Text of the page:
Improving Your Mental Health
The first step is to talk to your doctor. They know your health the best, and will be able to:
- Determine if you have a problem
- Check if the problem could be caused by a health issue or a medication side effect
- Suggest you talk with a mental health worker, such as a social worker, mental health counselor, psychologist, or psychiatrist
- Refer you to behavioral health or substance use services
- Coordinate your health care with behavioral health services
Types of Behavioral Health Providers
You can choose to see a behavioral health professional for counseling or psychotherapy, while also seeing a psychiatrist or psychiatric nurse practitioner for medication and counseling services. Your behavioral health providers will be able to explain your treatment options. Types of providers include:
- Psychologist: A practitioner with a doctoral degree in psychology. Psychologists can offer individual therapy, couples therapy, family therapy, or group therapy. They also may be trained in psychological testing and some in neuropsychological testing.
- Psychiatrist: A medical doctor with specialized behavioral health training. Psychiatrists can prescribe medications for behavioral health treatment, and they may offer individual therapy, couples therapy, family therapy, or group therapy.
- Psychiatric Nurse Practitioner: An advanced practice nurse specially trained to prescribe medication to patients with behavioral health diagnoses.
Finding Behavioral Health Providers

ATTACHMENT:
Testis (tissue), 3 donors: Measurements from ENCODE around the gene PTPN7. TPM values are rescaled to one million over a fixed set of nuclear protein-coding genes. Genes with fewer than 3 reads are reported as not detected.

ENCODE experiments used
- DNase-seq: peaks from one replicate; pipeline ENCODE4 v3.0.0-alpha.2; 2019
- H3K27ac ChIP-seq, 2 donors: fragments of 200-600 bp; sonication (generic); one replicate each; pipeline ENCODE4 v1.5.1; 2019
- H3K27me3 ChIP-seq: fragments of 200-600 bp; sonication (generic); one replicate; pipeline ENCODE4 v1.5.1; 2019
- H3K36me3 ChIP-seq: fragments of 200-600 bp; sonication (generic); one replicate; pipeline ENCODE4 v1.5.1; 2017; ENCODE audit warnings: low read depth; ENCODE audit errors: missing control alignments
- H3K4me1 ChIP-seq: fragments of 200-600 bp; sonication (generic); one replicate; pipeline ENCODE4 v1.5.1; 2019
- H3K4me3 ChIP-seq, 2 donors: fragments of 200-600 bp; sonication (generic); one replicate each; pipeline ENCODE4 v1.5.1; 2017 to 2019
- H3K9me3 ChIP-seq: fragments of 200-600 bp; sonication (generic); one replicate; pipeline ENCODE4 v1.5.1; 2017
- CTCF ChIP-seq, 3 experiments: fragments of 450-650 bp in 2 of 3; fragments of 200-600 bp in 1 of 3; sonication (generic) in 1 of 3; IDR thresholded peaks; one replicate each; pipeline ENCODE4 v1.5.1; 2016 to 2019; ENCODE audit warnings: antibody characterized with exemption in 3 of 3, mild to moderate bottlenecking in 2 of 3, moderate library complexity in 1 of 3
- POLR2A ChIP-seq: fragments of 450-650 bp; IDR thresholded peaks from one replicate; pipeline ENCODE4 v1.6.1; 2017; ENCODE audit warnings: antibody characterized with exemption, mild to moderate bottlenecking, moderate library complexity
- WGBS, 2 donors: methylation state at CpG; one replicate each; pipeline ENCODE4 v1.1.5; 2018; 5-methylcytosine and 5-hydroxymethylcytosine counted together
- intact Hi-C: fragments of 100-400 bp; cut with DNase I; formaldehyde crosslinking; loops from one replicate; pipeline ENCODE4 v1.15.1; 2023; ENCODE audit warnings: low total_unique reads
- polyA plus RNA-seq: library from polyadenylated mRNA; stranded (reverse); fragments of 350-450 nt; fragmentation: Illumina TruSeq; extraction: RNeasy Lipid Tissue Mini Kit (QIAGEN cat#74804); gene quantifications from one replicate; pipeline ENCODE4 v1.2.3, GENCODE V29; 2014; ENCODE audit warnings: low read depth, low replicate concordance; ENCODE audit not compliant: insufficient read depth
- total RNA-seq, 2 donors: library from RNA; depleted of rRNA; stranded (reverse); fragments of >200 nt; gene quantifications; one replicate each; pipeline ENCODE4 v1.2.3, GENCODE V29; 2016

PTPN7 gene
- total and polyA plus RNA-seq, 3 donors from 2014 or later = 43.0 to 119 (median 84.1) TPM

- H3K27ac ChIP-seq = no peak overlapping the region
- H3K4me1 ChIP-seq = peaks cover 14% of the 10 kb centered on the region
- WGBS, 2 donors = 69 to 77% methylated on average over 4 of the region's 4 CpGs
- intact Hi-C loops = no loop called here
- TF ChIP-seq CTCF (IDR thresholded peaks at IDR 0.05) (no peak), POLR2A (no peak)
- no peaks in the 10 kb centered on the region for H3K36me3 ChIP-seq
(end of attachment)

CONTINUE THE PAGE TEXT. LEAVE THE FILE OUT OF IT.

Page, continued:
We’re here to help. If you need to find behavioral health providers or have questions about your coverage, call us at the number on the front of your Blue Cross ID card. You can also search for providers at bluecrossma.com/findadoctor.
To contact the Blue Cross Behavioral Health Case Management department, call 1-800-392-0098 (TTY: 711) 8:30 a.m.-8:00 p.m. Monday-Thursday, or 8:30 a.m.-4:30 p.m. on Fridays.
There are many treatment options and therapies. Talk to your doctor to see which one is right for you. The most common are:
Outpatient therapy: The most often used behavioral health or substance use service provided by a psychologist, social worker, or mental health counselor.
- Counseling and psychotherapy (Talk Therapy): This includes sessions with a licensed professional that provide you with strategies for dealing with your thoughts, feelings, and behaviors.
- Medication: This is prescribed by your primary health care provider, a psychiatrist, or a psychiatric nurse practitioner to treat behavioral health conditions.
A behavioral health provider will work with you to determine the right course of treatment. In some cases, this may mean additional services, such as:
- Inpatient care: The most intensive and structured level of care, a 24-hour medically and psychiatrically staffed treatment setting for people with significant mental health or substance use problems.
- Partial Hospital Programs: This type of program usually takes place at a dedicated clinic, with sessions five to seven times a week. The sessions usually include six to eight hours of individual and group therapy that addresses:
- Psychological and social assessments
- Monitoring and treatment planning
- Education and counseling on maintaining recovery